Farm House Facing Death In Belleville

by Michael R. Allen

I have been conducting an architectural survey at Scott Air Force Base and passing back through Belleville. Last week, just east of town I came across this 19th century brick farmhouse on Highway 161 east of town. The rest of the farm — a clay tile silo and some outbuildings — are well under demolition, but work has yet to really start on the house. A porch and the roofing have been removed, but the old building is painfully still able to be saved. The demolition set me to thinking.

I know, I know. Illinois is full of these one-story brick center-hall houses, with their two-over-two wooden windows and simple brick cornices. Yet that’s really the point: these vernacular houses give the state’s rural areas unique architectural character compatible with the rich and lovely landscape upon which they reside.

Besides, this house has an interesting hipped roof, and lovely cast stone porch columns (definitely not original, but certainly a historic alteration). With a new Wal-Mart and strip retail in this vicinity, I think I know what happens next to this farm. Even if one does not see the folly of the wasted building, what about thinking through losing soil that has fed people for over 100 years?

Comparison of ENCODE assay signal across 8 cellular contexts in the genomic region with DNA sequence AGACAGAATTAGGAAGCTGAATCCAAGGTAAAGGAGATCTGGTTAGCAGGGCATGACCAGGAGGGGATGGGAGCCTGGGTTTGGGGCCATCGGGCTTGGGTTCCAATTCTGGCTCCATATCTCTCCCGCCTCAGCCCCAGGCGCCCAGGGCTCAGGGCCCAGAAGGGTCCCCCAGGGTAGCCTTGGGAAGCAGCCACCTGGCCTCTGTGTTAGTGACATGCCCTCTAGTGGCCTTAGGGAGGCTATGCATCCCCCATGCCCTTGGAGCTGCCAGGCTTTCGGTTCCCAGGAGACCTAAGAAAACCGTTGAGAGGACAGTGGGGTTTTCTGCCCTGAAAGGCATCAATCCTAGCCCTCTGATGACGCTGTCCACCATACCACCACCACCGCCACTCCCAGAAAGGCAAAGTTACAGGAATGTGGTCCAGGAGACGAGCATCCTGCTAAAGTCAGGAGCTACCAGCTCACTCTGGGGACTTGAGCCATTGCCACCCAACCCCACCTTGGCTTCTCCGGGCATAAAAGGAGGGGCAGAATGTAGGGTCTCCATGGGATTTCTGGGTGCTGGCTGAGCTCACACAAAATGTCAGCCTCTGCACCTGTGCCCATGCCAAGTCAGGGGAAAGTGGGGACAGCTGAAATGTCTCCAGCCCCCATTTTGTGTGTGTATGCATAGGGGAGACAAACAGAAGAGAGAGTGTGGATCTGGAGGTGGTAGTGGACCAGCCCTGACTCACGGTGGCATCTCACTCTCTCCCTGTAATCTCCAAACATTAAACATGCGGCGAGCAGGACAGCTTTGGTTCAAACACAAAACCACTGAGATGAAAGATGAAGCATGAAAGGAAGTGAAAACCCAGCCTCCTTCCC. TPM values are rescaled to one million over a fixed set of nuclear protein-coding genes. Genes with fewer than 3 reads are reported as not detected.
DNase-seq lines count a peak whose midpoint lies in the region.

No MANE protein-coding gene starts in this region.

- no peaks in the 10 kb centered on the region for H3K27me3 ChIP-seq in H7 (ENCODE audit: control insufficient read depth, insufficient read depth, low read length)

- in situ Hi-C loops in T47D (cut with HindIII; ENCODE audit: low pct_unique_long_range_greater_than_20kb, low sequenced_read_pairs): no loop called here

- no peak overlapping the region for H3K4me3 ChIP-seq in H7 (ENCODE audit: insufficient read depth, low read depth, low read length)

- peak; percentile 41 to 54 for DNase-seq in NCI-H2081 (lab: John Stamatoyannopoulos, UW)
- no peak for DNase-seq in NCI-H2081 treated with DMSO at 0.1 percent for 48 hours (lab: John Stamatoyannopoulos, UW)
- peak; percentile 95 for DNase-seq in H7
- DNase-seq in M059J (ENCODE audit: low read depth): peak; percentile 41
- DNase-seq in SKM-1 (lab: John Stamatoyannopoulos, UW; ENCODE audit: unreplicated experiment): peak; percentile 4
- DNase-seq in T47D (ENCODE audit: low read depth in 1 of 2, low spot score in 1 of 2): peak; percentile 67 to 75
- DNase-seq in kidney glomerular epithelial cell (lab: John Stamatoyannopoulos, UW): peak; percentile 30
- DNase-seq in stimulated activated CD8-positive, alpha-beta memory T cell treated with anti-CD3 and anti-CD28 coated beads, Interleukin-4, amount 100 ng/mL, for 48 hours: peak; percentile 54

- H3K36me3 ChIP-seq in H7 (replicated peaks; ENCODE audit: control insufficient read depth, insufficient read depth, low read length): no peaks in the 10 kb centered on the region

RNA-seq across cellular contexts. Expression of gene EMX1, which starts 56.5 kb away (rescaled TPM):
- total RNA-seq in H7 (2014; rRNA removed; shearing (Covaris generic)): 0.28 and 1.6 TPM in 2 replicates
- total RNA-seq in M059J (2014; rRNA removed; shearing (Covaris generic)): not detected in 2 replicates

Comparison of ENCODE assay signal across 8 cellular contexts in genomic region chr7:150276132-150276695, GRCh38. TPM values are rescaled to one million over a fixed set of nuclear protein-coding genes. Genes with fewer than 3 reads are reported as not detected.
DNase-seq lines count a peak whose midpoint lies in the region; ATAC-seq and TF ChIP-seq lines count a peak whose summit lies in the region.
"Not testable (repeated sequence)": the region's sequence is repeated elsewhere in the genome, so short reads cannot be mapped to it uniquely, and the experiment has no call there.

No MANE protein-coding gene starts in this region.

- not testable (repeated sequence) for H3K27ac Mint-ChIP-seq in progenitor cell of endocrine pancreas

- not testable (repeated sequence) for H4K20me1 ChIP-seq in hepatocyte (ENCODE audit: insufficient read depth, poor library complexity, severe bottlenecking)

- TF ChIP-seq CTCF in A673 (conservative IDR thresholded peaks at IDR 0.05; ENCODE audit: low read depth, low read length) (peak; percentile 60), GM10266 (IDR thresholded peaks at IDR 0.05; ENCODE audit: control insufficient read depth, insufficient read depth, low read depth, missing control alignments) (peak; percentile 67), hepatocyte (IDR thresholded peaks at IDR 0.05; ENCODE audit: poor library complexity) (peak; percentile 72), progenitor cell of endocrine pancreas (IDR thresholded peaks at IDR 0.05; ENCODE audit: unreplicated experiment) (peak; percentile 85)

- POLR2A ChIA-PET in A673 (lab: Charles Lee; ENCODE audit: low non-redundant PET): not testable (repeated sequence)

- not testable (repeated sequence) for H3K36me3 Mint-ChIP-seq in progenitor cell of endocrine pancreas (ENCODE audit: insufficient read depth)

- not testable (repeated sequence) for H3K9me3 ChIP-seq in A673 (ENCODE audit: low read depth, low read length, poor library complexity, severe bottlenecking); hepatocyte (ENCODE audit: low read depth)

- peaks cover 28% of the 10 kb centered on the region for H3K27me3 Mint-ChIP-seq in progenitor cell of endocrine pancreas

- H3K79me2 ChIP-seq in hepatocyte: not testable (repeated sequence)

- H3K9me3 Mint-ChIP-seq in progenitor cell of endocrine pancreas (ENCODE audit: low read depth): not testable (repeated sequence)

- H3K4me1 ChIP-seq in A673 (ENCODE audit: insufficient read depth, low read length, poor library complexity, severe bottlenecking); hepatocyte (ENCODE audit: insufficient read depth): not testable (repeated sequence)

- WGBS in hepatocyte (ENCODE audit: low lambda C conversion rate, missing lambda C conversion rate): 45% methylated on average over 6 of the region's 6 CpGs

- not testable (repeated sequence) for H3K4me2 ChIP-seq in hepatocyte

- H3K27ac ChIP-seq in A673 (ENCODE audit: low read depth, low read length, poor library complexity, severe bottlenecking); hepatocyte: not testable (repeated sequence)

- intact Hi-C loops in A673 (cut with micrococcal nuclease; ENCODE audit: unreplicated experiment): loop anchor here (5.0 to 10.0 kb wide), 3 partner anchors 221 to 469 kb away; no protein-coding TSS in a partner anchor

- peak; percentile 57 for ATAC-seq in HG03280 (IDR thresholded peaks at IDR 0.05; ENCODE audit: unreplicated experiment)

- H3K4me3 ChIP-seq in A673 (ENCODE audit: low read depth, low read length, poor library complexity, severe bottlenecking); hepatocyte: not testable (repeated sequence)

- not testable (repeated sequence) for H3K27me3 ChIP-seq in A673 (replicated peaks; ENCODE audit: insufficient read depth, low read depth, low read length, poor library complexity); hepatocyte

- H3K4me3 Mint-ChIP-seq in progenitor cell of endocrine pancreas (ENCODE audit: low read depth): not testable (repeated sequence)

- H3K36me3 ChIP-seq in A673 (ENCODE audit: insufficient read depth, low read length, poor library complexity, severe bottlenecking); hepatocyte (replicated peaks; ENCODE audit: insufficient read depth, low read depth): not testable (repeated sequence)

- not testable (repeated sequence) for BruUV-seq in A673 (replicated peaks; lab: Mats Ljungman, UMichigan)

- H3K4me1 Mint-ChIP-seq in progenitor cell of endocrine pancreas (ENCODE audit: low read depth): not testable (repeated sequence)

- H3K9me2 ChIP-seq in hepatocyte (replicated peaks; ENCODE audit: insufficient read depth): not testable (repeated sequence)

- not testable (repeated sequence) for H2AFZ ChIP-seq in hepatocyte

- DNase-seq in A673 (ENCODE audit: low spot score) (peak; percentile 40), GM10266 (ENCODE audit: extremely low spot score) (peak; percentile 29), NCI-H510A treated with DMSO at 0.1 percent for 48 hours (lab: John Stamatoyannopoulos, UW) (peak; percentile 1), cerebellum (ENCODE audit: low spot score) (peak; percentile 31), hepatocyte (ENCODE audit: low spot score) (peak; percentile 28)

St. Louisans should think about these things too. What happens in Belleville matters to St. Louis. The loss of good farm land and usable farm building stock within 100 miles weakens our renewing regional food economy. We lost much of the good farm land in St. Louis and St. Charles counties, but we still have a lot left across the river. Some talk about “balancing” the region’s sprawl, but without regional growth that is tantamount to doubling the waste: settled and unsettled areas, wasted. When do we stop?

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This entry was posted in Agriculture, Belleville, Illinois, Demolition, Southern Illinois. Bookmark the permalink.
  • FOLKWAYS NOTEBOOK

    My sentiments exactly! We are giving our land and cultural homesteads away with nary a thought. Has been going on for years. Perhaps the future is a paved country and then it will be too late to live here– barbara

  • Chris

    I covered the suburban sprawl around Peoria recently on my wesbite:

    http://tinyurl.com/336sba3

  • Doug Duckworth

    There is no virtue in balancing sprawl. It should be stopped. After the Illinois Historic Tax Credit, a Metro East Greenbelt should be on the agenda. Sprawl is it its infancy there. Perhaps a rural-urban coalition could actually get that done? This would also benefit ESL greatly!

  • Chad Briesacher

    This farm has been under demolition for a few months now. It seems like there has been no progress in at least three months.

  • Anonymous

    They also removed a large and beautiful tree from this property that stood near the road.  I once drove by here on my way home from classes in the winter. Someone had TP’d the tree.  Long strands of white wafted slowly around the tree.  As for the background, there was a light coating of snow and frost on the cornfield.  The light was low and the sky was grey.  I thought about retrieving my camera and going back to take a photo.  It’s one of those things I will always regret.  It was a startlingly beautiful site in a most unexpected way and a memory I will treasure.